Under the Hood

More Screen Time Could Make Children Less Smart

According to a new study, researchers found better mental ability among children — in the 8-11 age group —  who spent less than two hours a day using screen devices for fun.

The study titled "Associations between 24 hour movement behaviours and global cognition in US children: a cross-sectional observational study" was published in the Lancet Child & Adolescent Health journal on Sept. 26.

In order to ensure good cognitive development in children, the Canadian 24-hour Movement Guidelines provided the following recommendations — nine to eleven hours of sleep, less than two hours of recreational screen time, and at least one hour of physical activity on a daily basis.

Using screen devices for fun activities such as playing games or watching videos was referred to as recreational screen use. This, as well as sleep quality and levels of exercise, were known to independently impact the cognitive health of a child.

"However, these behaviors are never considered in combination," said Jeremy Walsh, lead author of the study and a former post-doctoral fellow at the Children's Hospital of Eastern Ontario. "We really had an opportunity here to look at how meeting each of these guidelines and meeting all of the guidelines relate to cognition in a large sample of American children."

As part of the study, 4,500 children in the United States were surveyed on the behaviors and were also assessed on their cognitive ability which included language, memory, processing speed, and attention. 

Overall, only 5 percent of the children in the study met all three recommendations on sleep, screen time, and physical activity while 30 percent met none of the recommendations.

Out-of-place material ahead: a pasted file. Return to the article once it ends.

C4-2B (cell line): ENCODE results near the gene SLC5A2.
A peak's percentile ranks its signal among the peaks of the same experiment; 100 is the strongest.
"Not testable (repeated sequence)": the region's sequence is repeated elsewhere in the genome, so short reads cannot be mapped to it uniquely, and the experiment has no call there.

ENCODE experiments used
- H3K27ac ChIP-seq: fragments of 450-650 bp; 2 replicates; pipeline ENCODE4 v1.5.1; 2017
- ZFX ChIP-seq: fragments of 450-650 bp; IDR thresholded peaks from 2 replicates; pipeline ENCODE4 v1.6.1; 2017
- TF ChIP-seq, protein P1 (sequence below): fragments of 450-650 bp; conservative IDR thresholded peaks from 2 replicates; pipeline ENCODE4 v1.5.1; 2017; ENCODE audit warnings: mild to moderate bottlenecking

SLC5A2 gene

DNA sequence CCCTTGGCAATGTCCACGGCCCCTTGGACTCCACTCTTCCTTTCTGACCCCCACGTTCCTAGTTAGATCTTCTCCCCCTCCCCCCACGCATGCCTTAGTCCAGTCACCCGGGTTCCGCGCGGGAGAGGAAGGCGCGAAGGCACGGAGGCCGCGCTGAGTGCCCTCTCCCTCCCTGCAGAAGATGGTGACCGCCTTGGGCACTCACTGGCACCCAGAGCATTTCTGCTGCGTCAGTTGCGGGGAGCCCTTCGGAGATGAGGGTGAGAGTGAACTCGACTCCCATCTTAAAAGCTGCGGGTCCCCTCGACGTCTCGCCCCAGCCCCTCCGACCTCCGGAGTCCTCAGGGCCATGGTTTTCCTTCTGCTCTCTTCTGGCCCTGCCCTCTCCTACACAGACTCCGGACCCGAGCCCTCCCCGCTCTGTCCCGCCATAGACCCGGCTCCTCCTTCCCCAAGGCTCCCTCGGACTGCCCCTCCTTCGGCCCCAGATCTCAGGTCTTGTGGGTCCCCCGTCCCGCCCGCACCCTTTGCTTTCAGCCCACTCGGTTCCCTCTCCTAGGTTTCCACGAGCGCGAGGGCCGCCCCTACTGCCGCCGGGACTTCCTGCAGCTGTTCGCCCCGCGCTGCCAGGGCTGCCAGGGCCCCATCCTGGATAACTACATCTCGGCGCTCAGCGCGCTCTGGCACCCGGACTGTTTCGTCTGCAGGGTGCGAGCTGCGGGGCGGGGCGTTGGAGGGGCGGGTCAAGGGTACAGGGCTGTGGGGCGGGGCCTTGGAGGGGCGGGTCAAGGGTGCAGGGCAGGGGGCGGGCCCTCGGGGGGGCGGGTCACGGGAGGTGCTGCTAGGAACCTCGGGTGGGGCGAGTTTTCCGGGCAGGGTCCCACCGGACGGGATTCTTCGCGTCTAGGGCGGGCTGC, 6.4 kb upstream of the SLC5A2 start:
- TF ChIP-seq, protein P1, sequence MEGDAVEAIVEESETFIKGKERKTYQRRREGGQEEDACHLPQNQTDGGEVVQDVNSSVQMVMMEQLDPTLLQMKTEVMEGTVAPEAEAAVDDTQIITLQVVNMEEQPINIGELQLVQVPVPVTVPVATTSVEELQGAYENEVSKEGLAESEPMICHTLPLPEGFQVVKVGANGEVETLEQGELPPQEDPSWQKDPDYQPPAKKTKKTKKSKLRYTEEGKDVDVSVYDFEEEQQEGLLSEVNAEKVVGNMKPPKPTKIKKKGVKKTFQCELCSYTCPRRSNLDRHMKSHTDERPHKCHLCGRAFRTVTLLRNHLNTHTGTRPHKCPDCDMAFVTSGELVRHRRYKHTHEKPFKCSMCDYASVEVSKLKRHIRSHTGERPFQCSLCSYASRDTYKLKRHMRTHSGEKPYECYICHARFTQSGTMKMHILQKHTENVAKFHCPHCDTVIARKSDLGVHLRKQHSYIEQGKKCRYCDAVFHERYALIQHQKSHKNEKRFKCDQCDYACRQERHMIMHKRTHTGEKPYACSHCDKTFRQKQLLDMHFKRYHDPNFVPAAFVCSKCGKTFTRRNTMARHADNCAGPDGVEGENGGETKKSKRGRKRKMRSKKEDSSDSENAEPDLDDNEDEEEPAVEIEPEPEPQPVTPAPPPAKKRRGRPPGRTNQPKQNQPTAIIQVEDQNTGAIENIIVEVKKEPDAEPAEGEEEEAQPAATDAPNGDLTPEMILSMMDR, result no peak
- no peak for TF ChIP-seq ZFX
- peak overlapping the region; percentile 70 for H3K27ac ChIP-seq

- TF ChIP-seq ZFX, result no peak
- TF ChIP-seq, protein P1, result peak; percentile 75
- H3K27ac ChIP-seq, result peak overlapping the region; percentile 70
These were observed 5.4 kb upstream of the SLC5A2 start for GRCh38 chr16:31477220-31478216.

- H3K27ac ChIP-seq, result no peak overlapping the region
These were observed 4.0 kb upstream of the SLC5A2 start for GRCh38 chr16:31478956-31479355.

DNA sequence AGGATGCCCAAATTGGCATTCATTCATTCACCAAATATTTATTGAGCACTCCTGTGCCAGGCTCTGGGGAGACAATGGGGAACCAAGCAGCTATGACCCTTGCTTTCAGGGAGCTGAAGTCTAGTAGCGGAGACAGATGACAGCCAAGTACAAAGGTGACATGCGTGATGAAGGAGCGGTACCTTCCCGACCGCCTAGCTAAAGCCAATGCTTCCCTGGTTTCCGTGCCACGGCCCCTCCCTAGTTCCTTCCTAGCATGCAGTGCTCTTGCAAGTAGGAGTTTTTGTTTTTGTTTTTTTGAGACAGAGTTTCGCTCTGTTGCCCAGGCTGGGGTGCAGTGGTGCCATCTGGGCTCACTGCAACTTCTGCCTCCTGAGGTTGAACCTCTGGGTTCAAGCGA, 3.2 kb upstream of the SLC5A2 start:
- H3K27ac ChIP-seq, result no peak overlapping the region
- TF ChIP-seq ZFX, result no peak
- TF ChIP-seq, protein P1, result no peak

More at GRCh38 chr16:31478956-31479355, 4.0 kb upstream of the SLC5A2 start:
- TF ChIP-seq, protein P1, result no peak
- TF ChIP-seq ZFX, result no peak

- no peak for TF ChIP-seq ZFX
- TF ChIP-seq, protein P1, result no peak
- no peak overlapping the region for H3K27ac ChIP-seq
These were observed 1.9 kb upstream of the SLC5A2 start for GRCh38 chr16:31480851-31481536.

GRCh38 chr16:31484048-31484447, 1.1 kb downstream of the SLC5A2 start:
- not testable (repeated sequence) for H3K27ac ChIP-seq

The aforementioned 5 percent scored the best results on the test of cognitive abilities. But as the researchers noted, the more individual recommendations the child met, the better their cognition.

When examined on the basis of individual recommendations, less than two hours of recreational screen time in a day was linked to the most beneficial effect on cognition.

"I think that the overarching goal here is that parents should consider the whole 24-hour day of their children and put realistic rules or limits in place for how long they are on their screens for, having bedtime rules, and making sure to encourage physical activity," Walsh said.

In terms of limitations, the data was only recorded once and could not account for how behavior changes over time. The data was also self-reported, which meant there could be inaccuracies in how participants answered one or more of the questions.

And of course, the study was an observational one which meant a causal relationship could not be established. Future studies, the authors said, can try to establish this and also test how behaviors change over time.

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